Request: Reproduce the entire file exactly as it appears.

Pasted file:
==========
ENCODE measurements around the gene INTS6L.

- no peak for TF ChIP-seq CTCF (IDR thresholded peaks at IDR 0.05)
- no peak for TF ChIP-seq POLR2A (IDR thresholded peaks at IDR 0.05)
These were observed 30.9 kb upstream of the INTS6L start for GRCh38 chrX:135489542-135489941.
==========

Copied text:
ENCODE measurements around the gene INTS6L.

- no peak for TF ChIP-seq CTCF (IDR thresholded peaks at IDR 0.05)
- no peak for TF ChIP-seq POLR2A (IDR thresholded peaks at IDR 0.05)
These were observed 30.9 kb upstream of the INTS6L start for GRCh38 chrX:135489542-135489941.